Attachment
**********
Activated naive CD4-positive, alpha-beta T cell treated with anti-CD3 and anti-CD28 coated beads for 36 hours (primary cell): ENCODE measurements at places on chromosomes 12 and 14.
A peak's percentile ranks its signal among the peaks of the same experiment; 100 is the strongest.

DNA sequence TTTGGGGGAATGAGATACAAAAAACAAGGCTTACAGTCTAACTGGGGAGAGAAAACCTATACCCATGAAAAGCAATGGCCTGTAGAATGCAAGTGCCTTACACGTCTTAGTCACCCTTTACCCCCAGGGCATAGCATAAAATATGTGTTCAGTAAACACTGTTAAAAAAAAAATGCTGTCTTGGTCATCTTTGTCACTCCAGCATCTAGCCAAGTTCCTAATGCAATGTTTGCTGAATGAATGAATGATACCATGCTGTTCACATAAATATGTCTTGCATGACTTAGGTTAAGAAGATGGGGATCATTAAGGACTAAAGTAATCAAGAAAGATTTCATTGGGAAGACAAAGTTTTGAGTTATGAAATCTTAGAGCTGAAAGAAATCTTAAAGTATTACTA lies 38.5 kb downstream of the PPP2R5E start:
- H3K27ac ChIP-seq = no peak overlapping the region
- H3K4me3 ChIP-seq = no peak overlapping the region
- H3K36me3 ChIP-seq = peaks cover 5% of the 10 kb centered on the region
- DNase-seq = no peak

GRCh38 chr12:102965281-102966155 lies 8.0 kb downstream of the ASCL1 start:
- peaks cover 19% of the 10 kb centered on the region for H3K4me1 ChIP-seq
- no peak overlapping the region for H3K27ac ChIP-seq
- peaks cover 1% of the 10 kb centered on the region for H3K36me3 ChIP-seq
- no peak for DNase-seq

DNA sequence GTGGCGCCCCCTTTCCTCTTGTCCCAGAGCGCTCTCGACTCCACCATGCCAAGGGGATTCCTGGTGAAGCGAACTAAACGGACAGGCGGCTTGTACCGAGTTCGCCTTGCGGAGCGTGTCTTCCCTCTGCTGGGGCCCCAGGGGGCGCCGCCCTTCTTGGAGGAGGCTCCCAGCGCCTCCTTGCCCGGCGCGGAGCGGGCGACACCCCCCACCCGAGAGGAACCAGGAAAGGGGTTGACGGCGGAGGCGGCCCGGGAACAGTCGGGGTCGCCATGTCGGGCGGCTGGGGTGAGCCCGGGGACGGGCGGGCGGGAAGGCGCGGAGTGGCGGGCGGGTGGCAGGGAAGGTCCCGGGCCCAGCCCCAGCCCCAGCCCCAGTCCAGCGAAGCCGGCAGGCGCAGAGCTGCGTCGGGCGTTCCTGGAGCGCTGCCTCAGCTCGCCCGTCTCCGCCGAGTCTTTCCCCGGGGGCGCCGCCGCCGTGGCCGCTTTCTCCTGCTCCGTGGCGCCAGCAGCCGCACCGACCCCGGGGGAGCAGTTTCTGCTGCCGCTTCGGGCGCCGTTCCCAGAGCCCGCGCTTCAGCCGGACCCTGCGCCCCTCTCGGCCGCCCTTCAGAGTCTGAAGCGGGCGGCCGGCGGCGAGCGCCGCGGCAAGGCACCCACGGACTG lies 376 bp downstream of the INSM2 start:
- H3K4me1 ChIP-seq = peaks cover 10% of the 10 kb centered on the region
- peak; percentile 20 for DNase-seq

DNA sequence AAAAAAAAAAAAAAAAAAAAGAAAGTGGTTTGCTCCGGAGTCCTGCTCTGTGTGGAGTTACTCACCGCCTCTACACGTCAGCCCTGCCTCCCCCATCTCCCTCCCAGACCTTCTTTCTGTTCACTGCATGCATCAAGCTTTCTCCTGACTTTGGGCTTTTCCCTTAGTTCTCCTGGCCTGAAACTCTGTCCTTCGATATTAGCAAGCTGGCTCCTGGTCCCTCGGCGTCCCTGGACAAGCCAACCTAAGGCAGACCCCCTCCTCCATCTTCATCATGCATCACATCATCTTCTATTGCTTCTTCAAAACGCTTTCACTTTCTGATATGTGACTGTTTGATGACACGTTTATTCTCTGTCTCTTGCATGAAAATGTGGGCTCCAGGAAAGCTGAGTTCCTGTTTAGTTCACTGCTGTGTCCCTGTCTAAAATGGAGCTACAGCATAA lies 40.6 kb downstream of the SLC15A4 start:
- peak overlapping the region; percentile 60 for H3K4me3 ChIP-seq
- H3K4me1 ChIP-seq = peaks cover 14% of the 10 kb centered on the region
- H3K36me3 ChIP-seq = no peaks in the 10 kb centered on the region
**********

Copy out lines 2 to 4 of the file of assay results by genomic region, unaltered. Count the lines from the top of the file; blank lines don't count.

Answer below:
A peak's percentile ranks its signal among the peaks of the same experiment; 100 is the strongest.

DNA sequence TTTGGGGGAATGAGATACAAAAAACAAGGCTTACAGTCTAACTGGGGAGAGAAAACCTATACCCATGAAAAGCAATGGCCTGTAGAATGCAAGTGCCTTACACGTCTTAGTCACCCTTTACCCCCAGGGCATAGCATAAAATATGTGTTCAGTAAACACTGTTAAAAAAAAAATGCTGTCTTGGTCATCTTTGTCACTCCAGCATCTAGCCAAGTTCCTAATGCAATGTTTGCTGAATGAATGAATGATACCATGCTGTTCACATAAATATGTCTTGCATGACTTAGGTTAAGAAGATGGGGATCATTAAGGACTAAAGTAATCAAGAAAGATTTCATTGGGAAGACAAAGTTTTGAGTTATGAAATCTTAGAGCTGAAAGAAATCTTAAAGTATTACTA lies 38.5 kb downstream of the PPP2R5E start:
- H3K27ac ChIP-seq = no peak overlapping the region